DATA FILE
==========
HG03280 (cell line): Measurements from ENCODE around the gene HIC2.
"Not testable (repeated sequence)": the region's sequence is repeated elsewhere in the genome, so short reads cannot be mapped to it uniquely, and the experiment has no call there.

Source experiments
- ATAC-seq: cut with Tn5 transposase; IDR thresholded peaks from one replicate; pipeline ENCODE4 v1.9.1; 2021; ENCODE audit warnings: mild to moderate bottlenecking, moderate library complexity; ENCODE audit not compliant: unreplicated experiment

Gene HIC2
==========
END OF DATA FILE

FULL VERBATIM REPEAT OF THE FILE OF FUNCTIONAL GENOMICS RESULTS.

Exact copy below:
HG03280 (cell line): Measurements from ENCODE around the gene HIC2.
"Not testable (repeated sequence)": the region's sequence is repeated elsewhere in the genome, so short reads cannot be mapped to it uniquely, and the experiment has no call there.

Source experiments
- ATAC-seq: cut with Tn5 transposase; IDR thresholded peaks from one replicate; pipeline ENCODE4 v1.9.1; 2021; ENCODE audit warnings: mild to moderate bottlenecking, moderate library complexity; ENCODE audit not compliant: unreplicated experiment

Gene HIC2